Posted by Virus Bulletin on Sep 27, 2007
Vulnerability latest in a growing list of holes in Google's web applications.
A significant security hole has been found in Google's web mail application GMail.
Security researcher Petko Petrov announced the discovery of the flaw in GMail (in some countries known as Google Mail) on his website, where he demonstrates a technique that can put a persistent backdoor into a user's GMail account. Petrov has not so far disclosed the full details of the hole, allowing Google the opportunity to fix it.
The technique is an example of a cross-site request forgery (also known as CSRF or XSRF), which lets another website execute code on a site that the user is logged into. In this particular case, visiting a malicious website while being logged in to GMail will insert a filter into the user's account that forwards all mail to another email address. Although the backdoor can easily be removed by the user, it will not be removed as a result of Google fixing the vulnerability.
Vulnerabilities have recently been discovered in several other Google web applications - such as blogging application Blogger and photo-sharing service Picassa - that make use of similar techniques. Technology blog xMoDx has posted an overview of recent holes found in Google applications here.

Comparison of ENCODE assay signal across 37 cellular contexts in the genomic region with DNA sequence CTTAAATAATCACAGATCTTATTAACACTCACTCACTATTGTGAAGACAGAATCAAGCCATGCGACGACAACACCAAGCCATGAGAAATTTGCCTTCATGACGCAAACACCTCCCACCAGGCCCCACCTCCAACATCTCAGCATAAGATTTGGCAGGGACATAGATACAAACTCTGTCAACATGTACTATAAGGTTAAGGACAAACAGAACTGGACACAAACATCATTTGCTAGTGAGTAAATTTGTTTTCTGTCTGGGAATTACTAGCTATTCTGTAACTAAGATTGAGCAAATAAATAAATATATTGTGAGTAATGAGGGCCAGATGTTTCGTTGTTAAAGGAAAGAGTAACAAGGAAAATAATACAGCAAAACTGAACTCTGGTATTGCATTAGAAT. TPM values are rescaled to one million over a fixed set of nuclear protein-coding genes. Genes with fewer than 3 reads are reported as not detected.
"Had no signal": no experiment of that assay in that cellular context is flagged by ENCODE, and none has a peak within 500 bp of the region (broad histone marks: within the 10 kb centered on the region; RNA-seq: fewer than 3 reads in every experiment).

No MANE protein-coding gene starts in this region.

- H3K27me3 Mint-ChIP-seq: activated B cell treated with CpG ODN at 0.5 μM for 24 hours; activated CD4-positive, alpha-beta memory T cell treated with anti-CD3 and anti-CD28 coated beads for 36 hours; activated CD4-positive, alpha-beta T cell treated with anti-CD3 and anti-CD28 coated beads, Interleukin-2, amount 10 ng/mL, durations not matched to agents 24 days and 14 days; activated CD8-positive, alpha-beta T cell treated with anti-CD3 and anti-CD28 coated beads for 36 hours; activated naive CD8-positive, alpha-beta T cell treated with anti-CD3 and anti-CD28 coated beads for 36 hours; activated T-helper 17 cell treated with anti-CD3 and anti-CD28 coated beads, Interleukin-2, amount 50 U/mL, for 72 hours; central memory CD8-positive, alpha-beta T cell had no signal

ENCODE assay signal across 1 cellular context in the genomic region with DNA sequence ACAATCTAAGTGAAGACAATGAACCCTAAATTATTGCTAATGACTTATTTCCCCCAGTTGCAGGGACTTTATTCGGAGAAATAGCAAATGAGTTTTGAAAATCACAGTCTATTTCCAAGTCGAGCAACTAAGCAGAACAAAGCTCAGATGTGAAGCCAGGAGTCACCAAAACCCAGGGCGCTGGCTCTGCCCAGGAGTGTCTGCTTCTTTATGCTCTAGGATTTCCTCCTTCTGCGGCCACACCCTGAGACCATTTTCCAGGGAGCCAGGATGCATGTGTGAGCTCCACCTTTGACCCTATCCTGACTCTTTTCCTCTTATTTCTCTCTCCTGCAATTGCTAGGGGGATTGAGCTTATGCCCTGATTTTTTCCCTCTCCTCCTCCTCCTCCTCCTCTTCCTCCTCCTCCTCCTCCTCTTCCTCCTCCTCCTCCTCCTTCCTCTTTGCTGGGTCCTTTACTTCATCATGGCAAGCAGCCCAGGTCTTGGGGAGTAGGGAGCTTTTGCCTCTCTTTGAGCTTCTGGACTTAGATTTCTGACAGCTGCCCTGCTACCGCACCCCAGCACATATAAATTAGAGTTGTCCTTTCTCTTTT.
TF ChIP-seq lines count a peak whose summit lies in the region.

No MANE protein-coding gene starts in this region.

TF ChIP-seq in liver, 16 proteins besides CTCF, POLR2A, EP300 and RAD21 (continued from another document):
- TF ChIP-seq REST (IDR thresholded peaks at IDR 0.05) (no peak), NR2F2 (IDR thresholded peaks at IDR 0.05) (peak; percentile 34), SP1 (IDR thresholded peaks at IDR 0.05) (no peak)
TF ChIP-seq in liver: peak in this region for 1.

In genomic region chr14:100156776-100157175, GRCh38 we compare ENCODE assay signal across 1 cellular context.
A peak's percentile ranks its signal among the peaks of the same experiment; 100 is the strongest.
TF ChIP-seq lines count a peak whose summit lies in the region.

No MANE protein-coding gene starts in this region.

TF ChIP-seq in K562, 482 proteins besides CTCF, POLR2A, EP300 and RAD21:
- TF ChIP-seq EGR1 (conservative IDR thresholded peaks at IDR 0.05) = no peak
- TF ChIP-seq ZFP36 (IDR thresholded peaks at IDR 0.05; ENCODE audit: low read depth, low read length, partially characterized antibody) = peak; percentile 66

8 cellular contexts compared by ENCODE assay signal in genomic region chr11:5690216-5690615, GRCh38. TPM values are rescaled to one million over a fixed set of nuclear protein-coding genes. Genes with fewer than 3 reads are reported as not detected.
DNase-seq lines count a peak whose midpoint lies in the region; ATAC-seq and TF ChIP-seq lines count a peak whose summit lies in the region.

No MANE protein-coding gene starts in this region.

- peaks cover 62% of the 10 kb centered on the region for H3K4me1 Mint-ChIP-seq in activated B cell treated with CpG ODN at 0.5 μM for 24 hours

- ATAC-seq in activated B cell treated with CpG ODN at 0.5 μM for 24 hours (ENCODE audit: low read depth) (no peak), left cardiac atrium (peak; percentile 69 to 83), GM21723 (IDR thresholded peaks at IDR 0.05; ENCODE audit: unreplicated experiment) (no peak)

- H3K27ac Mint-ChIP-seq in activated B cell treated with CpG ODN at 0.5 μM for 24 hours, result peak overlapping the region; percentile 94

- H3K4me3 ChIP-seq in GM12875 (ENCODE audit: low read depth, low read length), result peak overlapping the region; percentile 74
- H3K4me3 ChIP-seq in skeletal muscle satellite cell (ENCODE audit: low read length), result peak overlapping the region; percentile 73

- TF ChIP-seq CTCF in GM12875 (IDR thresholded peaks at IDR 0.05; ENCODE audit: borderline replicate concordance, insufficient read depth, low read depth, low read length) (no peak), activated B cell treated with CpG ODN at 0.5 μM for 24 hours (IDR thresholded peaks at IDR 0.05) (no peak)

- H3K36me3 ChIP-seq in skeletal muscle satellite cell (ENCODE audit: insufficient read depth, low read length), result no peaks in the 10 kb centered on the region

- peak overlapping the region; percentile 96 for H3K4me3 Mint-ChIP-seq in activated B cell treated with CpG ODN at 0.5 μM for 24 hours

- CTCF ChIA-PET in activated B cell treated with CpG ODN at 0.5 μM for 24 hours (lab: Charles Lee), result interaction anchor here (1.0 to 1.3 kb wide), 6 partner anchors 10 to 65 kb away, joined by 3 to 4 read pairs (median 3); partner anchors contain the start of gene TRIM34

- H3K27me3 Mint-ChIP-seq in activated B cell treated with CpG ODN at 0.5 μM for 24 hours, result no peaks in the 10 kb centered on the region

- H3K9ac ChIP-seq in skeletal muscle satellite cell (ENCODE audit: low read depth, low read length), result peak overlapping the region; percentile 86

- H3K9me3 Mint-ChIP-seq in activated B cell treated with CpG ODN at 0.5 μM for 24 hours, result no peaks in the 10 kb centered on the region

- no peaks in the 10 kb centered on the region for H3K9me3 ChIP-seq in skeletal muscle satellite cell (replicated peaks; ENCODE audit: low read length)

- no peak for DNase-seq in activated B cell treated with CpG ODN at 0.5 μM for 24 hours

With more and more people using the Internet for desktop applications like email and word processing, these security holes have become a big threat, and what we have seen so far may only be the beginning. New techniques, like AJAX, certainly increase the range of what the Internet can offer, but they also open up the web to new security threats, thus making it even more important that web developers make sure their websites are resistant to such vulnerabilities.
Posted on 27 September 2007 by Virus Bulletin